And Naomi talked about the sacrifices we have to make in the present, we do. But there's also this promise that when we come through this the world that emerges is more just, more caring, than the one that we're leaving.

***

Polly: We started this podcast to bring some solutions to the table. They’re definitely not the only solutions out there and they’re not enough to get Canada’s emissions to half of what they currently are.

Shaghayegh: And, like we’ve covered in this show, every solution has a very real trade-off.


Polly: We have this little sliver of time, less than ten years, to really hack down how much carbon dioxide this country emits into the atmosphere.

Shaghayegh: Every single person who we talked to for this show puts equity front and center in the race against climate catastrophe. And it’s not a winnable race unless we stop working in silos.

The only thing we’re short on is time.

Polly: And, of course, political will. If you want some calls to action -- look at the money and see who has a hold on politics. Put all that climate rage and despair and put that power towards breaking down the profit motives that keep stalling real climate action.

Naomi Klein: This is why we are in this moment of total recklessness, where we all hear the alarms going off, but the people who have the wealth and power are not acting because they believe they're safe. So I just think they have to become less rich. I think we need to be frank about that.

Ta'kaiya Blaney: climate change is not a blameless phenomenon. There are names behind it. There are governments behind it. There are corporations behind it. I didn’t come here to fix the agenda. I came here to disrupt it.

Polly: That was Ta’kaiya Blaney, a water protector from the Tla'amin Nation, on what you may know as the Sunshine Coast of B.C.She was speaking to leaders at COP 26:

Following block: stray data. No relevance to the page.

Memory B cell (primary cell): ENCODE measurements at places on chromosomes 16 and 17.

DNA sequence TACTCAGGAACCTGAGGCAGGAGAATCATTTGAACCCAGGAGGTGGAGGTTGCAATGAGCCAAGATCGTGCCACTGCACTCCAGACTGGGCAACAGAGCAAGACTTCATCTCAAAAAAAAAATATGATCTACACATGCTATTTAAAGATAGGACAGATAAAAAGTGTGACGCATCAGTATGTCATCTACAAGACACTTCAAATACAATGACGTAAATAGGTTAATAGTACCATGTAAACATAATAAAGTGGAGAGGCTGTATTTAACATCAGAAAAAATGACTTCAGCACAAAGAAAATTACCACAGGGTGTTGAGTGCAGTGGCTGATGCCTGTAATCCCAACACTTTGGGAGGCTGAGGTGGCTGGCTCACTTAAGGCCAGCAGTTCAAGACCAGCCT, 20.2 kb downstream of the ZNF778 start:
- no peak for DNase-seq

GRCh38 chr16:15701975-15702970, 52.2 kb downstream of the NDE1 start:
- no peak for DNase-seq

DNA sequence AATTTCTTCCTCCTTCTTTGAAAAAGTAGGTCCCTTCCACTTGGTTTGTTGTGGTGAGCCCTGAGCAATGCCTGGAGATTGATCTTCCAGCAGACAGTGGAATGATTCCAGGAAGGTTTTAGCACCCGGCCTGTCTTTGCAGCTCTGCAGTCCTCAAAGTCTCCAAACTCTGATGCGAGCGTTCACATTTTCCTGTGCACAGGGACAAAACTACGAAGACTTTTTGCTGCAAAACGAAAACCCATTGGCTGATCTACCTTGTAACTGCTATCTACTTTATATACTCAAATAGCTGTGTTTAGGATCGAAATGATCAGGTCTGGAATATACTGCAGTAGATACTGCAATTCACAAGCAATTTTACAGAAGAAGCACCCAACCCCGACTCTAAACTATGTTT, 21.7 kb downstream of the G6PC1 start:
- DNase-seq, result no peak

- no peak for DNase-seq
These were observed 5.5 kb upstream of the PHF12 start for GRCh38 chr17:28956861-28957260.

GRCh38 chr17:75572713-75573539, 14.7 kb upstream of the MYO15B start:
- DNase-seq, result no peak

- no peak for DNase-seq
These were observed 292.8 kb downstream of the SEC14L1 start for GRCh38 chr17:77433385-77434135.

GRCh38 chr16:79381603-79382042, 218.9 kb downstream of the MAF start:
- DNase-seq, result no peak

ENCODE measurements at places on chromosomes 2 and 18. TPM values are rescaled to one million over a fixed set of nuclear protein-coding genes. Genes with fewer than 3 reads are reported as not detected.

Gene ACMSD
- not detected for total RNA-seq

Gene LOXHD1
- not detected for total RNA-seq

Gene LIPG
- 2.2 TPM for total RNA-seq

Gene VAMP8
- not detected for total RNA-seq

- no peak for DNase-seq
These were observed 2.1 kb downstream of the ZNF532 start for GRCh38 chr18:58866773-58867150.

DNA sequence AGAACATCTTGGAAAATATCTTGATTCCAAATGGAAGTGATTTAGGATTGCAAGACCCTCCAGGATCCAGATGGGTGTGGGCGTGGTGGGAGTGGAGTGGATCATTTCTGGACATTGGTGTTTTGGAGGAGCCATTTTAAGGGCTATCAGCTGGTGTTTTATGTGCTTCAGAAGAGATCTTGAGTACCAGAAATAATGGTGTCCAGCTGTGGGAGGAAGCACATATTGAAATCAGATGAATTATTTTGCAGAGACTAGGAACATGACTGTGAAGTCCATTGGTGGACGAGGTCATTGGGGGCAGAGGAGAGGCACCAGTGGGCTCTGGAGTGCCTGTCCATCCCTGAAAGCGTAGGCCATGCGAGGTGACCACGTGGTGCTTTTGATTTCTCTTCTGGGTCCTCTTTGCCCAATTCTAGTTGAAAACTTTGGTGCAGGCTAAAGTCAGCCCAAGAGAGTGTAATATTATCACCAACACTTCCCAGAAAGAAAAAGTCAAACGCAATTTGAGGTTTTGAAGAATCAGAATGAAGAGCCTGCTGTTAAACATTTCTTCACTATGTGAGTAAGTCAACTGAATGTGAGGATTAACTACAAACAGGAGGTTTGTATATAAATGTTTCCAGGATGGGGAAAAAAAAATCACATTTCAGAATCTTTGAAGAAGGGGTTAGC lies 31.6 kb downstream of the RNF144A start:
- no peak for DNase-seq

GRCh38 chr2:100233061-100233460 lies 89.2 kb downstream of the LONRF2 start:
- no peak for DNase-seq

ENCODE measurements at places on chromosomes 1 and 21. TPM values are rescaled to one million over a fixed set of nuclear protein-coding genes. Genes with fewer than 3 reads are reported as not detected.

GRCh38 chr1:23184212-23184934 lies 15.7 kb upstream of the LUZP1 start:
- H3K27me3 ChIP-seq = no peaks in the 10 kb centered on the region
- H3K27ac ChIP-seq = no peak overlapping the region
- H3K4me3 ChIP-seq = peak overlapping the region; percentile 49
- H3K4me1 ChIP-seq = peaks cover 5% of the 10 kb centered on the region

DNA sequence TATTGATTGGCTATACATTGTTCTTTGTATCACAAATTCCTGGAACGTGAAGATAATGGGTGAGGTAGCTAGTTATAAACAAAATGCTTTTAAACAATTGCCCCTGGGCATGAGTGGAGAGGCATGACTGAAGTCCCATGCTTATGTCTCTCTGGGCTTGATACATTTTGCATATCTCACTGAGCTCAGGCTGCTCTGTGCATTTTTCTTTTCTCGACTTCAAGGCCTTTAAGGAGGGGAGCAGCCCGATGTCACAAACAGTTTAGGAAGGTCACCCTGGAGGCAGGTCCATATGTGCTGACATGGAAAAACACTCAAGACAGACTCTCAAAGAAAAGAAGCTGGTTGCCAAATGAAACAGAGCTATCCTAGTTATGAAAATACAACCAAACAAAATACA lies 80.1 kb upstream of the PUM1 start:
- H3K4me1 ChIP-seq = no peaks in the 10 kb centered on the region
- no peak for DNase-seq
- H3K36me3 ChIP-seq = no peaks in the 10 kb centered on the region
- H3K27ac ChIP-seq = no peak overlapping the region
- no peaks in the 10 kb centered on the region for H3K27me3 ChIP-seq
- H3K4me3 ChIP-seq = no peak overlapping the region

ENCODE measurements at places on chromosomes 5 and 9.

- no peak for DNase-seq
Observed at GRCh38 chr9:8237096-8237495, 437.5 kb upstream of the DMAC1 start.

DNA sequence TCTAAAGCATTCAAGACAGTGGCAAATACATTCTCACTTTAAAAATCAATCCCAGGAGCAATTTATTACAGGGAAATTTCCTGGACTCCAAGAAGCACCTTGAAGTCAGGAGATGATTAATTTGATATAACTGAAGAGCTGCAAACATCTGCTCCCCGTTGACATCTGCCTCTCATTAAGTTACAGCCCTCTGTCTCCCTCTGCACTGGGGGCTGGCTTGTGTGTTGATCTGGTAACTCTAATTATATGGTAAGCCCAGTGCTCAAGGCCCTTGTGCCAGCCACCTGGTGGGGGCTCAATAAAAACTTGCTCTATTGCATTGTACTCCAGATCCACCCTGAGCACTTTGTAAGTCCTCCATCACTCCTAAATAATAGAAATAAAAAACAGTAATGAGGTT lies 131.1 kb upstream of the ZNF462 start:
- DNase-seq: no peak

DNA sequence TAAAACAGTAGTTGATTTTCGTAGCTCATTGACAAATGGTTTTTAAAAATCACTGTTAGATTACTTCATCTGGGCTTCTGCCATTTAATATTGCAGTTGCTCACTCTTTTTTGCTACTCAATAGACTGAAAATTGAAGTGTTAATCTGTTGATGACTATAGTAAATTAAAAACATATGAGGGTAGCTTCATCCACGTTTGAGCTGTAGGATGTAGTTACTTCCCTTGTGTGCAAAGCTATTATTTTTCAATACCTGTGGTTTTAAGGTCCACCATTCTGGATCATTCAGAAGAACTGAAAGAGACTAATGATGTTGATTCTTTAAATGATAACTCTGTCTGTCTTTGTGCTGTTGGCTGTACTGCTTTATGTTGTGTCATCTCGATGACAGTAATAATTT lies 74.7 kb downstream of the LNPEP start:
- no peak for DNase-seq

Ta'kaiya Blaney: We will outlive these empires that were built on our genocide. Our ancestors survived many apocalypses and when we talk about this climate apocalypse, you know, we're gonna survive it too, but it's gonna come from the people. [cheering]

[Sound of climate protesters chanting]

Polly: This is the do or die moment. The race isn’t over.

And nothing about a crisis of this scale is going to be incremental.

Shaghayegh: It might sound drastic... but so is what we’re living.

***

CREDITS

Polly: Before our credits take us out, we want to acknowledge that this podcast was produced out of Vancouver on the ancestral, unceded territories of the Hul'qumi'num speaking peoples, including the Musqueam, Squamish, and Tsleil-Waututh Nations.

Shaghayegh: As well as in Toronto, on the traditional territories of Ojibwe and Mohawk speaking Nations, including the Mississaugas of the Credit, the Anishnabeg, the Chippewa, the Haudenosaunee and the Wendat Peoples.

Polly: Thanks this week to all of our guests. You can actually find more of Julian, Jesse and Seth’s writing-- along with more coverage of the climate emergency -- at nationalobserver.com.

Shaghayegh: This show was written, produced and edited by us, Shaghayegh Tajvidi…

Polly: And Polly Leger.